[BCAB] BBC News: First Braille phone goes on sale

Steve Nutt steve at comproom.co.uk
Mon May 19 22:54:54 BST 2014


Hi,

Nokia C5 is about the best you can do now for a phone that takes Talks, but
you can only get them secondhand.

All the best

Steve

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-----Original Message-----
From: Bcab [mailto:bcab-bounces at lists.bcab.org.uk] On Behalf Of Agent Orange
Sent: 19 May 2014 16:26
To: 'BCAB Discussion List'
Subject: Re: [BCAB] BBC News: First Braille phone goes on sale


Ibrahim, do you know of any Nokia feature phones of the sort you were
mentioning, which have a standard physical keypad, and which will run Talks
or provide other usable speech output?  It would be to replace or work
alongside an existing Nokia C5.  All it needs to do is to make decent voice
calls, send / receive texts, and have a few other basic features such as
contacts, maybe a clock and alarm, that sort of thing.  If it has a camera
that's fine but not necessary.  

Phil

-----Original Message-----
From: Bcab [mailto:bcab-bounces at lists.bcab.org.uk] On Behalf Of Ibrahim
Gucukoglu
Sent: 19 May 2014 16:08
To: BCAB Discussion List
Subject: Re: [BCAB] BBC News: First Braille phone goes on sale

Hi Ian.

Not necessarily.  I know a couple of people who aren't what you'd call 
older, late 30s and early 40s who still use Nokia feature phones, in fact 
I've just helped a lady friend who has a fare deal of sight buy a Nokia 301,

a Series 40 feature phone which has all the mod cons of a smartphone but 
without the touchscreen and price tag.  Nokia do a range of handsets 
starting at £20 which are great secondary devices or companion devices for 
smartphone users and they're going back to their roots and building in the 
features that matter, like actually being able to make decent quality calls 
LOL.  Also, although my iPhone is my primary device, I am not at all a 
braillest, so rely totally on speech output for just about everything, and I

get along just fine.  Android phones even at the lower end of the market 
from manufacturers like Motorola or Huawei which run stock Android are 
capable of supporting braille output, it all depends on what you need and 
want to spend.

All the best, Ibrahim.

-----Original Message----- 
From: Ian Macrae
Sent: Monday, May 19, 2014 2:39 PM
To: BCAB Discussion List
Subject: Re: [BCAB] BBC News: First Braille phone goes on sale

In the market, isn't it generally the case that the easy-to-use handsets 
with limited functionality are aimed primarily at older people?  And it's 
also true that those people who lose sight later in life are much less 
likely to become Braillists.  Meanwhile, on the obverse of that coin, those 
blind people who both take to more complex devices and also demand access to

their much higher levels of functionality are as likely to be Braillists as 
not.  Indeed, one of the things which has driven some of us to higher end 
products is the ability to use and access them via Braille.  I for one would

be much more interested in touchable Braille coming to touch screens than in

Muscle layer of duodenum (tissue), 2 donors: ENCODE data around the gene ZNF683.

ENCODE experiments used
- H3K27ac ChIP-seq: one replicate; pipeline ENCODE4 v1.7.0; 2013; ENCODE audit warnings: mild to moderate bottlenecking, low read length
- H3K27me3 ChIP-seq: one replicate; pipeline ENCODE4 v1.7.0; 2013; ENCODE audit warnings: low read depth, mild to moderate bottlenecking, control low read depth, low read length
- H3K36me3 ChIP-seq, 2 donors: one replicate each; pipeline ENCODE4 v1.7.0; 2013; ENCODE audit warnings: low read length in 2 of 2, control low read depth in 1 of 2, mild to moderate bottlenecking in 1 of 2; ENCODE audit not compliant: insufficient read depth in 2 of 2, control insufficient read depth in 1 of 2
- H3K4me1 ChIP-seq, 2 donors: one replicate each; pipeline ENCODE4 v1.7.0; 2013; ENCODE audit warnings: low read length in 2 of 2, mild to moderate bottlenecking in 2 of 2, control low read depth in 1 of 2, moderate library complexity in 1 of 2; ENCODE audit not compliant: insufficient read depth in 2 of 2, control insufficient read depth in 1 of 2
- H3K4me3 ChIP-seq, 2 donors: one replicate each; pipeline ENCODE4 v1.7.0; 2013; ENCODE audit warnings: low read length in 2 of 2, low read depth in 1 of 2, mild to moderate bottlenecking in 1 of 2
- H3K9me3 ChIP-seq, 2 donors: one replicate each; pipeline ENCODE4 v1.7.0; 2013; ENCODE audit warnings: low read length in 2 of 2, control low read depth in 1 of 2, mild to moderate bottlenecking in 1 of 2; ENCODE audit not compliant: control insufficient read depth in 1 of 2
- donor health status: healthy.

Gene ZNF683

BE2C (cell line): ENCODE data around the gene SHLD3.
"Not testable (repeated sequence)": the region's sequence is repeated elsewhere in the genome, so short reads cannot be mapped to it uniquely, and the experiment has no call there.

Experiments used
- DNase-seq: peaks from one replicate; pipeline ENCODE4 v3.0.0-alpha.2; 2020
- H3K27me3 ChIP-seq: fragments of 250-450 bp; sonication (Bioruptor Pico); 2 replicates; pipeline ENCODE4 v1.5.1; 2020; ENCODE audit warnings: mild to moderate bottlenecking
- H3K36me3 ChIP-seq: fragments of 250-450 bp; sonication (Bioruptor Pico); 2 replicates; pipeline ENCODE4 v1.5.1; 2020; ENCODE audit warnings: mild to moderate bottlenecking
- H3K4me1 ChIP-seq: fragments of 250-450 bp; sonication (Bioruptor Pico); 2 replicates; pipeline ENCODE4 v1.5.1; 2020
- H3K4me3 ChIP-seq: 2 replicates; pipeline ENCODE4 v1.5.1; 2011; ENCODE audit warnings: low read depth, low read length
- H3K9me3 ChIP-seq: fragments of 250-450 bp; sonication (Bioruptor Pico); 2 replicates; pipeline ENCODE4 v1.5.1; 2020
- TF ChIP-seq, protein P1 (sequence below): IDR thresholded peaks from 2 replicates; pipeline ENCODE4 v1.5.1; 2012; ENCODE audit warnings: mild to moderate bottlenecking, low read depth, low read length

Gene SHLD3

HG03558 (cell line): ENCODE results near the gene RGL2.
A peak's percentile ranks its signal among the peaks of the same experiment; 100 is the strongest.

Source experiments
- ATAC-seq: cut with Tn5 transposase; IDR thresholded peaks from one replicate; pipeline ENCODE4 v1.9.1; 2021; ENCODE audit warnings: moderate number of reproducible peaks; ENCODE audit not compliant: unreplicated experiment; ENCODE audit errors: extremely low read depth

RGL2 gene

something like this latest development.


Ian Macrae
Editor
Disability Now
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On 19 May 2014, at 14:29, Graham Page wrote:

that's rubbish.  I would have thought that the market for just preinstalled
numbers would be rather specialised.  A few old people perhaps or maybe
people with severe learning difficulties.  The market for phones with a few
numbers preinstalled is rather specialised and definitely niche, but the
market for phones with braille on that are like this must be very small
indeed.

I think that, if someone wants to produce a phone that is likely to sell in
decent numbers then they should perhaps aim to produce something like the
alto phone that actually works properly.  the alto is ok I suppose but it's
really horrendously slow.  still I think the idea is right.

-----Original Message-----
From: Bcab [mailto:bcab-bounces at lists.bcab.org.uk] On Behalf Of Nick
Lancaster
Sent: 19 May 2014 13:18
To: 'BCAB Discussion List'
Subject: Re: [BCAB] BBC News: First Braille phone goes on sale

The front face of the phone is produced using 3D printing and is
individualised for the user.
It is a basic phone, calls only but should be noted that the braille buttons
are dedicated to call specific numbers preinstalled on the phone, you cannot
use it to dial any number, though the company's website state they are
working on this.
If you only call a couple of numbers and those regularly, and want a phone
with a long battery then this looks a good option.
Nick

-----Original Message-----
From: Bcab [mailto:bcab-bounces at lists.bcab.org.uk] On Behalf Of Christopher
Hallsworth
Sent: 19 May 2014 12:29 PM
To: BCAB Discussion List
Subject: [BCAB] BBC News: First Braille phone goes on sale

I saw this story on the BBC News iPhone App and thought you should see it:

First Braille phone goes on sale

London-based firm OwnFone has released what it says is the world's first
Braille phone, which has been partially constructed using 3D printing
techniques.

Read more:
http://www.bbc.co.uk/news/technology-27437770


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Sent from my iPhone



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